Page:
For as long as I’ve been covering the IT industry, I don’t recall meeting a single IT pro who was anxiously anticipating the annual office holiday party. But according to one leadership development expert who knows about these things, those occasions can be excellent opportunities not just to practice the career-enhancing art of conversation, but to connect with executives who may not know you even exist.https://o1.qnsr.com/log/p.gif?;n=203;c=204663295;s=11915;x=7936;f=201904081034270;u=j;z=TIMESTAMP;a=20410779;e=iThat expert is Susan Scott, founder and CEO of Fierce Inc., a leadership development and training company in Seattle, and author of the book, “Fierce Conversations: Achieving Success at Work and in Life One Conversation at a Time.” In an interview earlier this week, Scott acknowledged that engaging in a conversation at an office holiday party doesn’t come naturally to a lot of IT pros.
“The conversation we often have with IT professionals is trying to help them understand the importance and role of conversations in their lives,” Scott said. “I remember doing some work with a team at Microsoft years ago, and they were so funny. They said, ‘We don’t want to talk to people. We like to work in the dark.’ Well, if you still want to be programming in the dark 30 years from now, then there’s no need for you to have a conversation.”
According to Scott, whatever conversations we’re having with people who are important to our success shape the relationship we have with them. “During the holidays, here’s a marvelous opportunity to get some good work done in that area,” she said, “to really enrich a relationship, or start a relationship with somebody who doesn’t even know you exist.”
Scott said she’s a card-carrying introvert, so she can empathize with IT pros who think of themselves as introverts.
“But it’s not that hard to go up to a senior executive and say something like, ‘Thank you so much for hosting this party,’” she said. And then you can ask them a question, like ‘What do you hope never changes about our company’s culture?’”
Scott has encapsulated her advice in a list of what to do, and what not to do, at the office holiday party. Here’s what she said you should do:
- Get to know your executives. Office parties provide some of the greatest opportunities to make an impression on your boss, or even your boss’s boss. Take the time to approach executives, remind them of your role (if appropriate), and try to get to know them better. Keep the conversation casual, and brief. If you monopolize their time, any goodwill created in the conversation could diminish, and then some.
- Network. Beyond the leadership team, there are likely people from other areas within the company that you don’t yet know. Introduce yourself, and use the time to learn more about them and what they do (without dragging on about work). You never know when you may be looking for a change within the organization, and having a relationship established, even on some small level, can be beneficial if and when the time comes.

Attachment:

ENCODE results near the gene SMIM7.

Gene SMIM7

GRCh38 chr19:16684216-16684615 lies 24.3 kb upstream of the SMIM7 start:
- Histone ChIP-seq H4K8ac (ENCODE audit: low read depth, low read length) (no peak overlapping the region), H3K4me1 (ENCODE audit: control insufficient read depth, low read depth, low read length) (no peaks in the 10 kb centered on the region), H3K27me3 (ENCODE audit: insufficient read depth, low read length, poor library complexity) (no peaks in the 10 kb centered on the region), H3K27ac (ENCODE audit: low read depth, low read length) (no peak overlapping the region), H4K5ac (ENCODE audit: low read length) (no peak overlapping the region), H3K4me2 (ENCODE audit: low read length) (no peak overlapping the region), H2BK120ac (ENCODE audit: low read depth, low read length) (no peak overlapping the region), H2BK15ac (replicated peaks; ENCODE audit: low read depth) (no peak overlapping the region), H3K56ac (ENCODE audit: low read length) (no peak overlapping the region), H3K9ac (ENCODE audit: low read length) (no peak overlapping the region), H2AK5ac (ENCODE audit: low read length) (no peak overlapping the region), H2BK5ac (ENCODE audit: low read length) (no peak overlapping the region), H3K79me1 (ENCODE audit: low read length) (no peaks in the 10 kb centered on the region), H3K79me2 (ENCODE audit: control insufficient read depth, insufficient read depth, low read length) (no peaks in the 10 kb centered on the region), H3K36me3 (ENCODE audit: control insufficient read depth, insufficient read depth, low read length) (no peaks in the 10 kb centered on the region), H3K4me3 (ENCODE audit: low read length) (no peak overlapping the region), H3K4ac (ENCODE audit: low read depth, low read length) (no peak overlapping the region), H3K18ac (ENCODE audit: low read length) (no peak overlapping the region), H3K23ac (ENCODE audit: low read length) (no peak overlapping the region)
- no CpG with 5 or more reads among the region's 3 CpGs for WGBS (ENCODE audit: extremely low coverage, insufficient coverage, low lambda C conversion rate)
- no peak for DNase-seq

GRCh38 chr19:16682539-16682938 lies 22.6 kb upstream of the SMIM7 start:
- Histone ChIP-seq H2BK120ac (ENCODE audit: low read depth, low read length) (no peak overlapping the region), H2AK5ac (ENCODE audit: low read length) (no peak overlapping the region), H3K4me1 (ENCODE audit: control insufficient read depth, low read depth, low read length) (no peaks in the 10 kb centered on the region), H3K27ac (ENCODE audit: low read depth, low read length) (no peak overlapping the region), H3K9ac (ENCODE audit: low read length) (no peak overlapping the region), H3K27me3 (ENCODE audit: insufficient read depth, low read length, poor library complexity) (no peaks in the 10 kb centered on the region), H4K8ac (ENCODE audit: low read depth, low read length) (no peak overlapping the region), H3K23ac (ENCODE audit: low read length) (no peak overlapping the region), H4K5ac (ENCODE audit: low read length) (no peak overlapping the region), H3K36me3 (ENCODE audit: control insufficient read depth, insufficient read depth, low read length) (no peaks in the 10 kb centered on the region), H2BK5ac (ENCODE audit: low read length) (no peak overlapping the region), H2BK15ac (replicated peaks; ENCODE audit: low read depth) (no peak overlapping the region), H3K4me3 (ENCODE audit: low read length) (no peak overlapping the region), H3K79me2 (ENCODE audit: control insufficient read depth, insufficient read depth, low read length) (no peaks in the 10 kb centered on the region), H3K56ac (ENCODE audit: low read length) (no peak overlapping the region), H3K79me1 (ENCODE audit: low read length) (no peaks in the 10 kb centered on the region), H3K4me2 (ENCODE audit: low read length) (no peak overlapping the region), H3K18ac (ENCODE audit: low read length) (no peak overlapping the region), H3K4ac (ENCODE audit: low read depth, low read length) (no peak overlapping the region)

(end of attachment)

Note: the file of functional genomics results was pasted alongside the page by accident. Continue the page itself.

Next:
- Have fun! You go the office each and every day, and work hard. The office party is meant to celebrate that work. Take advantage of this, and try to enjoy yourself.
And here’s what she said you shouldn’t do:
- Don’t talk shop. No one wants to leave the office only to turn around and talk about work again. Sure, this can be hard, but try to focus on things outside of the decisions and tasks you address in meetings. Engage with your co-workers and learn more about what you may have in common outside of the office. It will make coming to work day in and day out that much sweeter.
- Don’t ask for a raise/promotion. It’s true the office party is a great chance to get in front of higher-level employees. This does not mean, however, that it is appropriate to bring up work-related requests with them. If this is on your mind, schedule time with them either before or after the party, and do the leg work. An off-the-cuff request at the wrong time would in most cases do more harm than good.
- Remember where you are. It’s true that most holiday parties involve alcohol. This does not give you an excuse to act any less professional than you do at the office. You may think no one will notice you flirting with the married partner or complaining about your office mate more candidly than you have in the past. Trust us, they will notice. Don’t do anything you wouldn’t want your boss to be aware of, because whether you like it or not, he or she most likely will be.
A contributing writer on IT management and career topics with IT Business Edge since 2009, Don Tennant began his technology journalism career in 1990 in Hong Kong, where he served as editor of the Hong Kong edition of Computerworld. After returning to the U.S. in 2000, he became Editor in Chief of the U.S. edition of Computerworld, and later assumed the editorial directorship of Computerworld and InfoWorld. Don was presented with the 2007 Timothy White Award for Editorial Integrity by American Business Media, and he is a recipient of the Jesse H. Neal National Business Journalism Award for editorial excellence in news coverage. Follow him on Twitter @dontennant.